Under conditions of extreme violence, resistance seems almost inconceivable. And yet, time and again, people have wanted, sought and done the impossible. Often in the form of passive resistance, which cannot be measured in terms of success, but only by the fact that it has happened. In the of armed uprising and victorious revolution, it remains invisible. Drawing on the pioneering work of early African American Studies and Jewish Holocaust research avant la lettre, Iris Därmann‘s essay proves the pitfall of common concepts of resistance - and at the same time makes a different history and theory of resistance readable. All too often relegated by political philosophy to the space of the pre-political, it bears witness to forms of political articulation in spaces of violence. In its attention to polyphony and uncertain borderlines, resistance shows its uncertain borderlines, all its risky inventive power, which irritates and interrupts the organized course of absolute violence.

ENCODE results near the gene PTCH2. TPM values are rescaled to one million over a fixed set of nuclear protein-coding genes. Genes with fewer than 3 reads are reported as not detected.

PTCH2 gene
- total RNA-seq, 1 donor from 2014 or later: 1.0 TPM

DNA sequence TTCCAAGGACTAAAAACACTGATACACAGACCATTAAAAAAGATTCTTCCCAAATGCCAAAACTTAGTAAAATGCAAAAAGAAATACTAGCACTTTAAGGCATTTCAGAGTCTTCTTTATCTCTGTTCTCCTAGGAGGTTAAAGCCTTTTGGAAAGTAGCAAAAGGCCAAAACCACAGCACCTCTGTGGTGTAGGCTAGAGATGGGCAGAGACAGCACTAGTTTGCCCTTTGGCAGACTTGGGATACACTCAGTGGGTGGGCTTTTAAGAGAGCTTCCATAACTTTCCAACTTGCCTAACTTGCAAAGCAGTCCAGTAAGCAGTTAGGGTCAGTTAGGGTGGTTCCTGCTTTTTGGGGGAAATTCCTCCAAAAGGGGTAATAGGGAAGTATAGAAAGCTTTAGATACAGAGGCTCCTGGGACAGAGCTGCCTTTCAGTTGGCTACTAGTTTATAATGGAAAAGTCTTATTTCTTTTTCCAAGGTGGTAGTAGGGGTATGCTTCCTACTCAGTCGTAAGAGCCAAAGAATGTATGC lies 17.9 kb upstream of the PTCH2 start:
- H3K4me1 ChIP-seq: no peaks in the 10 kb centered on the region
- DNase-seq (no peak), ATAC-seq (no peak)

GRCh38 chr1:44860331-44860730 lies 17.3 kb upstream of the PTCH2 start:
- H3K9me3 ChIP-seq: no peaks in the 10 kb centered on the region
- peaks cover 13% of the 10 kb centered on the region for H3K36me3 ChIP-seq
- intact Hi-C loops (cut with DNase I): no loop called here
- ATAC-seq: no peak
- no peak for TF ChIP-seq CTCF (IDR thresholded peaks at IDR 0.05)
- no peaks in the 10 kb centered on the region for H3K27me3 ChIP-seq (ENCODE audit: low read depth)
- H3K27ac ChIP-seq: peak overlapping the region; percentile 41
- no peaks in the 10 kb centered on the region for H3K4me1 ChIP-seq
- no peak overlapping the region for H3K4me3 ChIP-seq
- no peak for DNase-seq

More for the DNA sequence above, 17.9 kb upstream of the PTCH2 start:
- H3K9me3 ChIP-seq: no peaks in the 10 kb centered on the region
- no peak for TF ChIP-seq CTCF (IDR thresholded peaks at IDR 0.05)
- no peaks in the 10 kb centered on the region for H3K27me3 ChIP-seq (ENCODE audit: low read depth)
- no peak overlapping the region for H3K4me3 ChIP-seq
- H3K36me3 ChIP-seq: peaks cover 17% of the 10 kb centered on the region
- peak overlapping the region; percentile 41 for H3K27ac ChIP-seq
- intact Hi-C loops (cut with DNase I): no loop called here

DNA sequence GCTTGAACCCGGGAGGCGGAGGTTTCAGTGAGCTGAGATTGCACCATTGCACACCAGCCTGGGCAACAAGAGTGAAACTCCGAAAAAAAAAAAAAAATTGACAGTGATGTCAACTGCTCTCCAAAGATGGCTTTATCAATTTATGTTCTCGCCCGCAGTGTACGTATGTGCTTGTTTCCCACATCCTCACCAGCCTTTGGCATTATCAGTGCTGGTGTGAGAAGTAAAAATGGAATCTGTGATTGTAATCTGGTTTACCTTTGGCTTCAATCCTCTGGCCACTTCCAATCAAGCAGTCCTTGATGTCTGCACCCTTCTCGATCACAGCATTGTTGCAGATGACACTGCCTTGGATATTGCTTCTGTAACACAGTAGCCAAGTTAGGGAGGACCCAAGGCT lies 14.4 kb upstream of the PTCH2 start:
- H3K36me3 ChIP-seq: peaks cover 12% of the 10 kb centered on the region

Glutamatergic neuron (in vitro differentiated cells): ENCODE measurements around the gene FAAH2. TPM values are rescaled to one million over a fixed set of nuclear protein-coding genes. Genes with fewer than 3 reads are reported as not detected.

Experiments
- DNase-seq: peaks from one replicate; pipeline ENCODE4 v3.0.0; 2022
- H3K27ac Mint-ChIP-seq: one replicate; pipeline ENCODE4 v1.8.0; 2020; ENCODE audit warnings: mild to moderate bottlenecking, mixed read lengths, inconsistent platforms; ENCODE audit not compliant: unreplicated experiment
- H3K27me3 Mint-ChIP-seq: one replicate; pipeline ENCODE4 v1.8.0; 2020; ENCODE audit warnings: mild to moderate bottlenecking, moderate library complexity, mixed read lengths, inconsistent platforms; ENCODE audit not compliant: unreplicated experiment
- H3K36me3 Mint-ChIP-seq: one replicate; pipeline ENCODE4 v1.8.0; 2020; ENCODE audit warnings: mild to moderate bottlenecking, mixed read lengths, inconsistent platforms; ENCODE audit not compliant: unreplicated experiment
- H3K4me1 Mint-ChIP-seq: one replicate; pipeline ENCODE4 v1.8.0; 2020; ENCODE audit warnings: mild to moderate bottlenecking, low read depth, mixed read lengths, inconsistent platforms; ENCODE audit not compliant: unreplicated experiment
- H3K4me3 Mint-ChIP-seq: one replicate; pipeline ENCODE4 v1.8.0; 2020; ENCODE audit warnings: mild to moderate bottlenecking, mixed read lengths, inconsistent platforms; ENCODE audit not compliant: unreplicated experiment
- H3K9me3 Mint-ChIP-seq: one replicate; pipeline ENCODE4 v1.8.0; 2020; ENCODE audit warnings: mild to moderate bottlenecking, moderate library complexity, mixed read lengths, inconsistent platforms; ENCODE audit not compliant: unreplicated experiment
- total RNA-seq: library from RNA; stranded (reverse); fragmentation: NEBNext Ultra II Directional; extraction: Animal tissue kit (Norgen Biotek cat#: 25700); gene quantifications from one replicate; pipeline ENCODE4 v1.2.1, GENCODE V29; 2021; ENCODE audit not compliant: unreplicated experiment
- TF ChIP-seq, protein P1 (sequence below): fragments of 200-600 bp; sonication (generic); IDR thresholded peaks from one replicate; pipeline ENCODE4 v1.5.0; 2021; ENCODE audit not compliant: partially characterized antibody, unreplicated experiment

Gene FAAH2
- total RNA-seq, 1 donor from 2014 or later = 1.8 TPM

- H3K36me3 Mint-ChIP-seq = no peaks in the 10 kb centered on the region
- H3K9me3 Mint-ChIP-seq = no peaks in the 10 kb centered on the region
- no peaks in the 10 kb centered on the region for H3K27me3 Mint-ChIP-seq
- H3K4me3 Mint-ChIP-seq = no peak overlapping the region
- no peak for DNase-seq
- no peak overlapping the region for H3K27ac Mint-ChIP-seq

Complete German text available
Iris Därmann, born in Witten in 1963, is Professor of Cultural Theory and Cultural Aesthetics at the Humboldt University in Berlin.
By the same author(s)
"Därmann opposes Arendt's vita activa with the recognition of a vita passiva that, in the sense of Levinas, plumbs the domain of power of the defenseless. In doing so, she calls for a broadened view into the depths of history, even to places where until now seemingly nothing could be discovered." Michael Wolf, Tagesspiegel